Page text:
Saturday, December 28, 2013

Nelson Mandela – the world leader and his legacy


Nelson Mandela, who is respected as the father of the nation in South Africa, died on December 5, 2013. He was the most popular world leader of our time and was revered by many heads of states.  Like many human rights activists, I have been a great admirer of him. I remember that I participated in protests and demonstrations in the USA that were organized by the Third World Coalition and CISPES (Committee In Support for the People of El Salvador) as a student in the Apartheid Days demanding that the USA and the western world divest from the apartheid South Africa. I remember my attending a lecture given by Bishop Desmond Tutu (a Nobel Laureate) at the University of Southern California, Los Angeles in the mid-1980s.

Many of us within the human rights camps throughout the globe did lot of work to create the public awareness about what was wrong with the South African system and eventually bring down the fall of the apartheid regime. It was not an easy task, esp. in the western world. The U.S.A, Western Europe, Israel and its powerful Jewish lobby had invested heavily in this former apartheid regime. They were opposed to bringing about a fundamental change in the apartheid character that would give the black majority a say in how the country ought to have been run.

Lest we forget, there were too many similarities between these two countries – Israel and apartheid South Africa. No wonder that Theodor Herzl (father of modern political Zionism and in effect the founder of the State of Israel) considered South African apartheid system a model for his dream - Jewish state. He had studied the methods used by Cecil Rhodes, the British Empire builder, thoroughly to separate certain African tribes from control of their land. His blueprints for large-scale settlement in Palestine envisioned a plan to create a 'Jewish Chartered Company' for Palestine patterned after the 'British Chartered Company in South Africa'. His diary includes the text of a letter Herzl wrote to Cecil Rhodes, shortly after the infamous Briton had colonized the land of the Shona people in Africa – whose land he claimed and renamed Rhodesia. “You are being invited to help make history,” Herzl wrote to Rhodes. “[I]t doesn’t involve Africa, but a piece of Asia Minor; not Englishmen but Jews… How, then, do I happen to turn to you since this is an out-of-the-way matter for you? How indeed? Because it is something colonial… [Y]ou, Mr. Rhodes, are a visionary politician or a practical visionary… I want you to.. put the stamp of your authority on the Zionist plan and to make the following declaration to a few people who swear by you: I, Rhodes have examined this plan and found it correct and practicable. It is a plan full of culture, excellent for the group of people for whom it is directly designed, and quite good for England, for Greater Britain…."

Although Mr. Herzl had died before Israel was born, its Zionist leaders made sure to fulfill the colonist vision he held through annexation of Arab territories and implementing colonial measures to seal its apartheid character. In the UN, it was no surprise that Israel always voted alongside the apartheid state of South Africa, and voted against any motion that challenged its apartheid apparatus or character.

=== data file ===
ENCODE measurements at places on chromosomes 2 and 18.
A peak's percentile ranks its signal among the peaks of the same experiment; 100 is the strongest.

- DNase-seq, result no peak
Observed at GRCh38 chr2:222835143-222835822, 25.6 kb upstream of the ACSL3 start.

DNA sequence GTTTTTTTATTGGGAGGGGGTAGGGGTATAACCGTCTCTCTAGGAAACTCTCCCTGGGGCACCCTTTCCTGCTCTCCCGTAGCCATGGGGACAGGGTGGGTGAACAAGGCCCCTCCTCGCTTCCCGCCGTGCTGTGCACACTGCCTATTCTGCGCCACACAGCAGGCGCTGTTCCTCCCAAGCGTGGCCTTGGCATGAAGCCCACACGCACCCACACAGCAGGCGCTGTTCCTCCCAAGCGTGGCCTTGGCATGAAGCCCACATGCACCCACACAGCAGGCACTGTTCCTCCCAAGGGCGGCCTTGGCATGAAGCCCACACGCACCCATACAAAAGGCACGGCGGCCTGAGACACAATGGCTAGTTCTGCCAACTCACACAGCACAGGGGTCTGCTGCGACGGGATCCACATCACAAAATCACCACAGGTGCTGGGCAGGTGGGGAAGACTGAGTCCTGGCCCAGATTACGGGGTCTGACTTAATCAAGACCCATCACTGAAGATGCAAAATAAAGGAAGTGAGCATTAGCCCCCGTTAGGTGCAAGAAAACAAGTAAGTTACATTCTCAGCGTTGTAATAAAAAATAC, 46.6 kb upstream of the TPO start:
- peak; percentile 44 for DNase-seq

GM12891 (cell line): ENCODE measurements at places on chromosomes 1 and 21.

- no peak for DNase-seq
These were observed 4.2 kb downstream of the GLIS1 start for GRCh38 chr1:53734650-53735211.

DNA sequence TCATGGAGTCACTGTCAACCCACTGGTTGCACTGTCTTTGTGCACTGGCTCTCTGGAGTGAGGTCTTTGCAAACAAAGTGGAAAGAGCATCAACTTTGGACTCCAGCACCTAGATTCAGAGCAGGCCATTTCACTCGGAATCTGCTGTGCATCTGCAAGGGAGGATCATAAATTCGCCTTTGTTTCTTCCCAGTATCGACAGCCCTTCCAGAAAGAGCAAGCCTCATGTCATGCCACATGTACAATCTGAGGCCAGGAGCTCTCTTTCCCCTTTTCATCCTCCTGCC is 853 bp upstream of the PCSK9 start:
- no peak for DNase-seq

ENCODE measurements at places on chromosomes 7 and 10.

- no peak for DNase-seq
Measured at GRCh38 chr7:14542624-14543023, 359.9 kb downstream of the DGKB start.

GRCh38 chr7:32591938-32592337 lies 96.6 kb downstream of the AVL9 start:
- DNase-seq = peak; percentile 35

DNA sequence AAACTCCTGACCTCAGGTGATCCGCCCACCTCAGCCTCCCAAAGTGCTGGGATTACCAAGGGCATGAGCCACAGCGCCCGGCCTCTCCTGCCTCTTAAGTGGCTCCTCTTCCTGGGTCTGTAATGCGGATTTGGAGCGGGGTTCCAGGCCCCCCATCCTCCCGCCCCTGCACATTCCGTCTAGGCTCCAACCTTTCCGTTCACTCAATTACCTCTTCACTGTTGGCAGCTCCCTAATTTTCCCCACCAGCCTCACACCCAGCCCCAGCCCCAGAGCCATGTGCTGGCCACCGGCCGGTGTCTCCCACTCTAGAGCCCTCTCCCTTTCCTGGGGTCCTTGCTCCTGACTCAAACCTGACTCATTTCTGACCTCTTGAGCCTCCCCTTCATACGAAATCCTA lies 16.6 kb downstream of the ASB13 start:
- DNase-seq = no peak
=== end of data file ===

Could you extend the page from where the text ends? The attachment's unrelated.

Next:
Now, of course, South Africa is no longer an apartheid state, but Israel remains so to this very moment with its racist laws intact that discriminate the Arab Palestinians. And so does Myanmar (Burma) with its 1982 Citizenship Law that effectively rendered the Rohingya and many other non-Buddhists stateless, i.e., non-citizens in the land of their ancestors.

Who knows one day the apartheid wall of segregation there would also crumble allowing all – Israeli Jews and Palestinians - to live side by side peacefully as full citizens with all the due rights! And if I may dream the same for Burma, what a difference would that bring to the millions of suffering Rohingya and other minorities in this worst den of hatred and intolerance of the 21st century! But for this to happen, the USA and the powerful nations have to do what they did against the Pretoria regime. They must bring real pressure demanding real change: ending the settlements in Israel. They must demand citizenship, justice, safety, security and reparation for the Rohingya and other minorities in Myanmar that have been facing genocidal campaigns there. "Until you stop settlements, we are cutting off aid” - that sentence has never been spoken against Israel. "Until you stop your genocidal campaign against the Rohingya people and restore full citizenship to them, we are sending you to the Hague for committing crimes against humanity” – that sentence, too, was never spoken against the murderous leaders of Myanmar.

With changing guards in the administrative capital of South Africa and worldwide condemnation of the apartheid policy and biting sanctions, the former racists of the apartheid regimes were sobered down and forced to realize that old days were gone. For them to survive and let other Afrikaner Whites to survive in this unmistakably rainbow nation there had to be a change of the heart allowing the majority blacks to have equal rights under a democratic government. The rest was history! Nelson Mandela became the first elected black South African to win the election that followed and eventually became its first President in the new non-apartheid system.